Biographical Non-Fiction posted March 10, 2009 Chapters:  ...41 42 -43- 44... 

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Richard and Valerie separate.

A chapter in the book A Leaf on the Wind

Living in a Fish Bowl

by Sasha

Sexually abused as a child Valerie grows up with a myriad of psychological issues. Nightmares, gaps in time, irational fears, past alcohol abuse, promiscuity, and severe depression are just a few exa
“Divorced men are more likely to meet their car payments than their child support obligations."
Susan Faludi

After Richard moved out, I was determined to stand on my own two feet and show him and everyone else that I could take care of myself.  Richard accepted responsibility for the girls and paid me $600 a month in child support.  He never missed a payment. He continued to be active in their lives and eagerly spent all his spare time with them. 

Going back to work was no longer a choice.  I found a job working as a secretary at a local hospital.  I dressed smartly and projected an air of confidence, appropriate for my position at the office.  But it was just a front.  Beneath the designer suits and professional demeanor lurked a terrified little girl convinced that at any minute she would be seen for what she really was, a fake.  I still couldn't type fast enough and my spelling was atrocious.  Because I had to type everything three or four times before I got it right, I started work earlier than my colleagues, and and stayed well after everyone had gone home.  Unaware of the real reason for my ‘excellent work’, my boss gave me a raise and, to my dismay, more responsibility. More work meant more hours.  The vicious circle had begun.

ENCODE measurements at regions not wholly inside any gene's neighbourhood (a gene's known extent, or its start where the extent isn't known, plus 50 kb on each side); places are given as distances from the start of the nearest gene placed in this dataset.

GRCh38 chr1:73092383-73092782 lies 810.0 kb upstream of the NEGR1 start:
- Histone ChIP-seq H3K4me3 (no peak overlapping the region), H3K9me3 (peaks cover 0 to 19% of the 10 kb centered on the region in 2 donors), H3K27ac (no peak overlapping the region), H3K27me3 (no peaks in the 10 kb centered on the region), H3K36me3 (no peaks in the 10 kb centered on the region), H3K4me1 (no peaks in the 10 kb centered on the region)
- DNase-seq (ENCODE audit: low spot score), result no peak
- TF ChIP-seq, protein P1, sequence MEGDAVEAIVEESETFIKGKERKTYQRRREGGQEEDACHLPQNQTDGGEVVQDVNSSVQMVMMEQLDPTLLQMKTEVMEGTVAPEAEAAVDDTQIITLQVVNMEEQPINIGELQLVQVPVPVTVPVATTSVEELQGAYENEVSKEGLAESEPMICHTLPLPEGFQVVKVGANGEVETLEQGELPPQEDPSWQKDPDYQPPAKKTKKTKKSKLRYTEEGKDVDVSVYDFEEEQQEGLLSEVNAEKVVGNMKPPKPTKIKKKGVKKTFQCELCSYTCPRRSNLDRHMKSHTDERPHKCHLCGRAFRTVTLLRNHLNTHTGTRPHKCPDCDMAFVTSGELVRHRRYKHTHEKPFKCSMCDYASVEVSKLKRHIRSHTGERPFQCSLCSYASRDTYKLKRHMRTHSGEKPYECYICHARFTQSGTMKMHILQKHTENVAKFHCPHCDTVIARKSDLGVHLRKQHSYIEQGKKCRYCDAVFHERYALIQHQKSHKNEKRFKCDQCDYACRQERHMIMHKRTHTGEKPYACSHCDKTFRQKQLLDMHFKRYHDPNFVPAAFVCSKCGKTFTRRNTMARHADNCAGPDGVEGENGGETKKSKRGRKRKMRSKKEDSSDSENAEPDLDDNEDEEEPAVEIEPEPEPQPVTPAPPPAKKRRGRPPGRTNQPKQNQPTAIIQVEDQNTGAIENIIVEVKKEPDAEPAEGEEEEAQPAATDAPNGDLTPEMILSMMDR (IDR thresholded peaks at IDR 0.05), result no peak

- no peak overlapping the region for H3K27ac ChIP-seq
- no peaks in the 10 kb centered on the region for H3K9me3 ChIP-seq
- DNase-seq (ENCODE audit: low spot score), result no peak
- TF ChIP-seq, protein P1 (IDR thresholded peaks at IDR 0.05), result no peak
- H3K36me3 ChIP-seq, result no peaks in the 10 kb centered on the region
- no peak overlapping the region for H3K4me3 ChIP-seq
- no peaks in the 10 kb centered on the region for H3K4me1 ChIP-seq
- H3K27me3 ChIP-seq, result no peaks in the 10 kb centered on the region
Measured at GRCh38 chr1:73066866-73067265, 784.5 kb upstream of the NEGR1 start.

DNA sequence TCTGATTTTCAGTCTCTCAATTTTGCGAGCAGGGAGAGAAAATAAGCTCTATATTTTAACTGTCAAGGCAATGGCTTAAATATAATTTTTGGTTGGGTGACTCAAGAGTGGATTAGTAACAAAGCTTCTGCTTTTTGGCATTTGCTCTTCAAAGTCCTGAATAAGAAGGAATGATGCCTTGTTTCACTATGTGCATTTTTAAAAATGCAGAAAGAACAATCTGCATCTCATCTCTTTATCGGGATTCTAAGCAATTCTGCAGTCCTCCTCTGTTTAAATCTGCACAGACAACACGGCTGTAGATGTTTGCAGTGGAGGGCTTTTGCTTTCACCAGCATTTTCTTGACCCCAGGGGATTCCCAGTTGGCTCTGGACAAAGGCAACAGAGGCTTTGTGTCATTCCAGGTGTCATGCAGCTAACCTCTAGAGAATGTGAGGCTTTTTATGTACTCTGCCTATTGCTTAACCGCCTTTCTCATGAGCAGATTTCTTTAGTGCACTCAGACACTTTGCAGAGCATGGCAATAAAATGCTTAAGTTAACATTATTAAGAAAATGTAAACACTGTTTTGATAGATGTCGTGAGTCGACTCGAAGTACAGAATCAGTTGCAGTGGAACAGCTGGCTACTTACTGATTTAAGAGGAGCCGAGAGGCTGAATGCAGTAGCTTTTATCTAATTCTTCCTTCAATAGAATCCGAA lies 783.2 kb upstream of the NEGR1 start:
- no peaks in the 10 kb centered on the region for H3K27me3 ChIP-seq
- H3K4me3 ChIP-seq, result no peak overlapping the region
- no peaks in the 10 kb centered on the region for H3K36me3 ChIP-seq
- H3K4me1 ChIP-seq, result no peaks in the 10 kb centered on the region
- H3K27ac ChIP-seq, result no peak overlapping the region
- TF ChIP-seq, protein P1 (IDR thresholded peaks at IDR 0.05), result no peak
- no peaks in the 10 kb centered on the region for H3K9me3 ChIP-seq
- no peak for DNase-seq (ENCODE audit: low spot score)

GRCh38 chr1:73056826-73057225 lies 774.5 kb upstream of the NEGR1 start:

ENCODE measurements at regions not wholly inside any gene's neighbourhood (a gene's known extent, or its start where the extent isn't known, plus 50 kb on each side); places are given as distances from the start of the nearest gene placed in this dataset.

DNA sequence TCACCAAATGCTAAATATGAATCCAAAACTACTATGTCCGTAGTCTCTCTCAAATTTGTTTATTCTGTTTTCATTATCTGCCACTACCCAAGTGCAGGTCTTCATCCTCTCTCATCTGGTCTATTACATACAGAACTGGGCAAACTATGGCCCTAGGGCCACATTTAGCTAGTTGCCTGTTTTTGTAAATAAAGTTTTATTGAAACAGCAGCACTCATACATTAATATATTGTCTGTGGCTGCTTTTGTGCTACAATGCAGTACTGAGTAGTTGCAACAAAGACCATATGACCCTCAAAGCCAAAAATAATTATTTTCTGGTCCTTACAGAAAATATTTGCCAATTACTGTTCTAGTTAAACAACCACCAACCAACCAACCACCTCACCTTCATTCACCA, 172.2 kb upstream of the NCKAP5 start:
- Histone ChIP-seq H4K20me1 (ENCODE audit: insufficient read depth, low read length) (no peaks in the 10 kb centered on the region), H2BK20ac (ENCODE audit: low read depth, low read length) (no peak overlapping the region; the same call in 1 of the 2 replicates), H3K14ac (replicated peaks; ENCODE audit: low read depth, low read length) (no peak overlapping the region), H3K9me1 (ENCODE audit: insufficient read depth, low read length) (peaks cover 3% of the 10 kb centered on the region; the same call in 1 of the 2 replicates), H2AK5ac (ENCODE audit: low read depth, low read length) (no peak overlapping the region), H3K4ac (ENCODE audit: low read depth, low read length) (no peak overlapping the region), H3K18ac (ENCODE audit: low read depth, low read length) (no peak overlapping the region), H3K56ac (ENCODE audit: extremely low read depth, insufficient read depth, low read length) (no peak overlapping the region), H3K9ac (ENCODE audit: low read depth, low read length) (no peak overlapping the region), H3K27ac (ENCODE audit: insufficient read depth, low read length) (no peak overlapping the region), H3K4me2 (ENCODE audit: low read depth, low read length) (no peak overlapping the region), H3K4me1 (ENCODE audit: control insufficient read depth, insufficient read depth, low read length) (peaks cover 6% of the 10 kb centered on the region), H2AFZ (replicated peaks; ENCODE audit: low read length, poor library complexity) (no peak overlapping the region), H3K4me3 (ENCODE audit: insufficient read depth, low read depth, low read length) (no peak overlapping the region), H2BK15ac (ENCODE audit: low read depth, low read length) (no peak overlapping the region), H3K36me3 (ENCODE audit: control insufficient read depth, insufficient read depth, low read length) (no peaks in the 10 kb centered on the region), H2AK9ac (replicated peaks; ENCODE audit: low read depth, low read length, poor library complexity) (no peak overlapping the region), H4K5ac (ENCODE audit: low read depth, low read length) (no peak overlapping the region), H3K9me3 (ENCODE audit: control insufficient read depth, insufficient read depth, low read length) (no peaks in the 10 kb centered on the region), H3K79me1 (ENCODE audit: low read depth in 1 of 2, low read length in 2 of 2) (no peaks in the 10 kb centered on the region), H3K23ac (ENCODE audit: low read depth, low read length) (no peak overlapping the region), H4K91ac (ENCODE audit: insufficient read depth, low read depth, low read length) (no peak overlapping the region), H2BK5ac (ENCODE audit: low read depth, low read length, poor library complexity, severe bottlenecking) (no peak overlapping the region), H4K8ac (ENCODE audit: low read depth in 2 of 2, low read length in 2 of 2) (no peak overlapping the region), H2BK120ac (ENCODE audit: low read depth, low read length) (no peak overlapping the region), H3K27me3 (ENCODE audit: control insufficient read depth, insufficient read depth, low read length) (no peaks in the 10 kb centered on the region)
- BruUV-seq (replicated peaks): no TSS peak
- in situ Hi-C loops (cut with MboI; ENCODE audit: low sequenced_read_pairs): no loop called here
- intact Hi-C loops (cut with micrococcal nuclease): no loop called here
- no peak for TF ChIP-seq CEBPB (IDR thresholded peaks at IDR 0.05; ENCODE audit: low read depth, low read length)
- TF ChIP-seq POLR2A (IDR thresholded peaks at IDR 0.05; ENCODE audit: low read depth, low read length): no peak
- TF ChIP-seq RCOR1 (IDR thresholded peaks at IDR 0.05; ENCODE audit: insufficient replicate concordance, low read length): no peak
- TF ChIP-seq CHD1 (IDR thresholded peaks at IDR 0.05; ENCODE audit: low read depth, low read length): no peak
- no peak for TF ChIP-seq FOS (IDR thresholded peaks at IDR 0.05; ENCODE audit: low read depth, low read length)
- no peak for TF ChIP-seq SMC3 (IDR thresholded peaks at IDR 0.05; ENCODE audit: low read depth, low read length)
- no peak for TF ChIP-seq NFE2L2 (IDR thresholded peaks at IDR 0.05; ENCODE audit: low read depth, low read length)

Forced to leave for work before the girls woke up, I phoned home at seven o'clock to make sure they were up.  Before leaving for work, I set the table, put a box of cereal out, and made sure there was fresh milk and orange juice in the refrigerator.  I always left lunch money on  the counter and sometimes, a treat for after school. 

After Richard left, I found myself faced with the responsibility of making repairs to the house.  For years, Richard insisted fixing the plumbing would cost a fortune.  However, all it required was one call to the plumber, and fifty dollars.  I then turned my attention to the broken window in the kitchen.  I measured the window, purchased the glass and installed it myself. I replaced the hardware on the cupboards in the kitchen and, inspired by my newfound love of the hammer, I built a deck in front of the house from a kit I purchased from the hardware store. Despite my efficiency with a hammer and saw, fixing the leaky roof in the bedroom was more than I could handle on my own.